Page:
• Uncertainty about the meaning of false positives


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Stool DNA CRC

Limitations

  • Misses some cancers

  • Sensitivity for adenomas with current commercial version of test is low

  • Technology (and test versions) are in transition

  • Costs much more than other forms of stool testing (approximately $300 - $400 per test)

  • Not covered by most insurers


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Stool DNA CRC

Limitations (cont.)

  • Appropriate re-screening interval is not known

  • Not clear how to manage positive stool DNA test if colonoscopy is negative

  • FDA issues

  • Test availability


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CTC Image CRC

Optical Colonoscopy

CT Colonography (CTC)

Courtesy of Beth McFarland, MD


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CT Colonography CRC

Rationale

  • Allows detailed evaluation of the entire colon

  • A number of studies have demonstrated a high level of sensitivity for cancer and large polyps

  • Minimally invasive (rectal tube for air insufflation)

  • No sedation required


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2-D view CRC

3-D view

Polyp

CT Colonography

Polyp

Courtesy of Beth McFarland, MD


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CTC Virtual “Fly Through” CRC

Courtesy of Beth McFarland, MD


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CTC vs. Optical Colonoscopy: CRCMeta-Analyses

Halligan 2005, Mulhall 2005



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The ACRIN CT Study CRC

  • The ACRIN study is a multi-center study with each site using state-of-the-art technology

  • 15 participating sites

  • Patients underwent both CTC and colonoscopy

  • 2,531 asymptomatic patients studied

  • Findings published Sept 2008 in New England Journal


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ACRIN Results CRC

Johnson et al, NEJM 2008


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CTC - Extra-Colonic Findings CRC

Most have limited clinical impact, but some are important:

  • Asymptomatic cancers outside of colon and rectum

  • Aortic aneurysms

  • Renal and gall bladder calculi


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CT Colonography CRC

Limitations

  • Requires full bowel prep (which most patients find to be the most distressing element of colonoscopy)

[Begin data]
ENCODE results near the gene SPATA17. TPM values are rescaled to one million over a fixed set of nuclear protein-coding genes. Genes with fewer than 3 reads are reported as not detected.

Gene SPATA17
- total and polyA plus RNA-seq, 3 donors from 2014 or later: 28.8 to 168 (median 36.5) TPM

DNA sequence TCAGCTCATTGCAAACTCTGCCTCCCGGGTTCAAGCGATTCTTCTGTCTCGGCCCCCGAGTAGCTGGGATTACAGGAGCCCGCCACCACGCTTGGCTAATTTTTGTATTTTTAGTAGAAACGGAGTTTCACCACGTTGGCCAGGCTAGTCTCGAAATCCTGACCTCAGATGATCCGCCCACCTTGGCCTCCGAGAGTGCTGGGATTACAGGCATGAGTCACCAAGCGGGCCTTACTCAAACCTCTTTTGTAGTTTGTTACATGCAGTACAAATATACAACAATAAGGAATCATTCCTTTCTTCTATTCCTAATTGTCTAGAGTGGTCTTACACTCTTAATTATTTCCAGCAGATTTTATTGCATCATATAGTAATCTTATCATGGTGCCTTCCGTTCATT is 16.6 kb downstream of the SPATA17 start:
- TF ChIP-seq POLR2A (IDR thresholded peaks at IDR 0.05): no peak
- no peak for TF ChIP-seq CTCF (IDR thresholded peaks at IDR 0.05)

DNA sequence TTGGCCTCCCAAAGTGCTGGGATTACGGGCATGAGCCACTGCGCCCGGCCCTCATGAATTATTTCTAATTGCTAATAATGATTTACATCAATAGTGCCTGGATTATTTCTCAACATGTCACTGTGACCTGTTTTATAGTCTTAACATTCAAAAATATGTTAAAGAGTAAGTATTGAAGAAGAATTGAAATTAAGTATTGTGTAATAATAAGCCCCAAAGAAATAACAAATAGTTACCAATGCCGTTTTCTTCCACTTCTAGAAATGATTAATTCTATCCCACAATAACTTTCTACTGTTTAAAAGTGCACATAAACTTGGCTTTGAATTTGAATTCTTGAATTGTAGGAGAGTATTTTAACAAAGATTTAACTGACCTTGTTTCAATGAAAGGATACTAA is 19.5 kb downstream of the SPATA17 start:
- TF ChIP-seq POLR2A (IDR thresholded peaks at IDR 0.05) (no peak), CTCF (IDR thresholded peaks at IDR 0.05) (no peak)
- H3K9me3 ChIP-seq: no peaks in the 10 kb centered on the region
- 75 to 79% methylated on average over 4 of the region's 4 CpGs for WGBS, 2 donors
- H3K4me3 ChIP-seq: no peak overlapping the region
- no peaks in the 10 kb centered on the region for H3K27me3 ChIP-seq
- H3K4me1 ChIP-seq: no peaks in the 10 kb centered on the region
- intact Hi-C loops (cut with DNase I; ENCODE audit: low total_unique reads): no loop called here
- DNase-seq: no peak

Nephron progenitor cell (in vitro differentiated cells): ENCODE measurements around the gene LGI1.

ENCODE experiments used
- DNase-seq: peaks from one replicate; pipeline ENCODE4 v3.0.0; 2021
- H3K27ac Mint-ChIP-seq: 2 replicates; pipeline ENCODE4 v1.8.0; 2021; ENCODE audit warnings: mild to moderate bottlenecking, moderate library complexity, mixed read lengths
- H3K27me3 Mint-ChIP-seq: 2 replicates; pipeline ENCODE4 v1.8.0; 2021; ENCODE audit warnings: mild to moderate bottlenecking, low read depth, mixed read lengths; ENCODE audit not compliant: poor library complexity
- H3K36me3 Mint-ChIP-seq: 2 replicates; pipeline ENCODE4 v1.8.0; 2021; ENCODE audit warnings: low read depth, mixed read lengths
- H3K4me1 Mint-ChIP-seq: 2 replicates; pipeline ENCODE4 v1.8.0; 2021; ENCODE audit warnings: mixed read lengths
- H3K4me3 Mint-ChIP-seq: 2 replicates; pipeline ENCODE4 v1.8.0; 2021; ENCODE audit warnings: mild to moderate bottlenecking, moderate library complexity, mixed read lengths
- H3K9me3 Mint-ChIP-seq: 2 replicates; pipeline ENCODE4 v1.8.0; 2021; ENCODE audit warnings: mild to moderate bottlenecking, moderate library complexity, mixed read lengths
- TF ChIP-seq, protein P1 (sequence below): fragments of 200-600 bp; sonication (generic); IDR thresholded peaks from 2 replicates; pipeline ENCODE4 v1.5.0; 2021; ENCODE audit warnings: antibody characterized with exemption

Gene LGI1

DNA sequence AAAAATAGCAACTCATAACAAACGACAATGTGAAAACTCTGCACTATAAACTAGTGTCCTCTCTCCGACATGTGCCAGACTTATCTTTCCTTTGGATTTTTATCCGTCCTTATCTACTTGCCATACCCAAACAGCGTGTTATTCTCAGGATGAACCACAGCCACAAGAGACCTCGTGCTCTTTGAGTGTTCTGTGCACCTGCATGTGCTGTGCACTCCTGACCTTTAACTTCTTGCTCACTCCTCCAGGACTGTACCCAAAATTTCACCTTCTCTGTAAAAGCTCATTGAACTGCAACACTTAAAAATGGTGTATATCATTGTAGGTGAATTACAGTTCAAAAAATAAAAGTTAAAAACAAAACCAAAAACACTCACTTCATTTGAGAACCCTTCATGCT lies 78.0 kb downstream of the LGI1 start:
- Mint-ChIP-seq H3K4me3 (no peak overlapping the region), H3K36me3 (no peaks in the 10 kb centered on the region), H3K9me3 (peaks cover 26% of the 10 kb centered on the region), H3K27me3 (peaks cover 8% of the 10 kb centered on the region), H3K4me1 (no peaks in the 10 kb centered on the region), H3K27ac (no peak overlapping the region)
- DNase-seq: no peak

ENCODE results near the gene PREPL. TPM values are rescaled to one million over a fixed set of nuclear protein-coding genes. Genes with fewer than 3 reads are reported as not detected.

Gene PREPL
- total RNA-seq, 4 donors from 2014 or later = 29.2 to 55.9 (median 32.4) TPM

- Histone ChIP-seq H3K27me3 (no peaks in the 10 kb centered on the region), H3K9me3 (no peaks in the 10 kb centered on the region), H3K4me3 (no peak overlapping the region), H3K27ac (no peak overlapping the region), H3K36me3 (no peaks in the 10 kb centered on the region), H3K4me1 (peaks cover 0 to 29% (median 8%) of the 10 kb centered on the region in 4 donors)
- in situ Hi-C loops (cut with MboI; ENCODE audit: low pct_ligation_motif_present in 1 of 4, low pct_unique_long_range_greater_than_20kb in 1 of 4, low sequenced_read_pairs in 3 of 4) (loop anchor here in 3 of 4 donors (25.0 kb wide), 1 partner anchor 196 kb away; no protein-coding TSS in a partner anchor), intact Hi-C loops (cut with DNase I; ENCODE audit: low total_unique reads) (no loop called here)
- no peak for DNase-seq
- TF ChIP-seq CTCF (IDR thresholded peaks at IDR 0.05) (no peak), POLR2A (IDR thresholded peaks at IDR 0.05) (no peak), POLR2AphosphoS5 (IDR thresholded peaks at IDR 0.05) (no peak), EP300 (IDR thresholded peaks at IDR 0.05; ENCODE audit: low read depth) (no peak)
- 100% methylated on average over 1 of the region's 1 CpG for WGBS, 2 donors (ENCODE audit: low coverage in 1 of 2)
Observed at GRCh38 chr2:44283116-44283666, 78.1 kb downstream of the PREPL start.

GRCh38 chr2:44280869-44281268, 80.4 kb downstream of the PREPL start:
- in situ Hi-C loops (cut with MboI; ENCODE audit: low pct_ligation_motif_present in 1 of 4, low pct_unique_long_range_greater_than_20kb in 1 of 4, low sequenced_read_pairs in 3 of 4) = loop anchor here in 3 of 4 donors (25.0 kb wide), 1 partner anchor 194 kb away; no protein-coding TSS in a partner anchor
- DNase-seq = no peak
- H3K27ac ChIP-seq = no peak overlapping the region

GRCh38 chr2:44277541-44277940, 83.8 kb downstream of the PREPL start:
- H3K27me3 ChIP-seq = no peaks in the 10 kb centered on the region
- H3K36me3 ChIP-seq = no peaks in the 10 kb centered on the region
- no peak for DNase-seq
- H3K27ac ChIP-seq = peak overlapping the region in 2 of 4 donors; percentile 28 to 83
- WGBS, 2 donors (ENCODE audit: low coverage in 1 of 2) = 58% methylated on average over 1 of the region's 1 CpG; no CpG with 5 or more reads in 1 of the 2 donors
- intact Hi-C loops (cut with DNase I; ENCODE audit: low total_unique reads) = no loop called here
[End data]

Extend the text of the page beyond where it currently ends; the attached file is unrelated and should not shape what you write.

• Colonoscopy is required if abnormalities detected, sometimes necessitating a second bowel prep

  • Steep learning curve for radiologists

  • Limited availability to high quality exams in many parts of the country

  • Most insurers do not currently cover CTC as a screening modality


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CT Colonography CRC

Limitations

  • Extra-colonic findings can lead to additional testing (may have both positive and negative connotations)

  • Questions regarding:

    • Significance of radiation exposure

    • Management of small polyps


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2008 USPSTF Guidelines CRC

U.S. Preventive Services Task Force, Ann Intern Med 2008


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Flat Lesions CRC

Background

  • Described in Japanese patients since 1980’s. Thought to be uncommon in the U.S.

  • Study published in March 2008 detected flat lesions at much higher rate than any previous U.S. reports

  • Colonoscopies in over 1800 veterans found:

    • Polyps in 37%

    • “Flat lesions” in 9.35%

    • 0.8% of flat lesions cancerous or pre-cancerous

Soetikno, JAMA 2008


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New Sources of Risk CRC

Colorectal cancer prevention largely focuses on finding polyps, but flatter, less visible lesions that are not polyps are also cancer risks.

Polyp

Elevated lesion

Flat lesion

Depressed lesion

The New York Times: Illustrations by JAMA

Flat Lesions

Caveats

  • Most lesions not truly flat

Soetikno, JAMA 2008


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Flat Lesions CRC

Caveats (cont.)

  • Only about 1/3 of patients in Soetikno study were average risk screening population

    • 1/3 were high risk based on personal or family history

    • 1/3 were symptomatic

  • Flat lesions findings were different among average risk patients

    • Flat lesions found in only 6%

    • Cancer or pre-cancerous findings in only 0.3%

Soetikno, JAMA 2008


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Flat Lesions CRC

Implications for screening

  • JAMA study led some to question the ability of CTC to detect flat lesions (although CTC was not utilized in the study)

  • Results from early CTC/flat lesion studies were extremely variable (sensitivity 13% - 65%)

  • Recent study of experienced radiologist using advanced technology and protocols found 80% sensitivity for flat lesions


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Flat Lesions: Conclusions CRC

Flat Lesions:

  • May be more common in the U.S. than previously believed

  • Occur less frequently than protuberant polyps, but are more likely to harbor cancer or pre-cancerous cells

  • Appear to occur more frequently in symptomatic patients and in patients with identified CRC risk factors

  • New symptoms should not be ignored because patient has history of “normal” colonoscopy

  • More research needed on ways to enhance detection of flat lesions by colonoscopy, CTC and other methods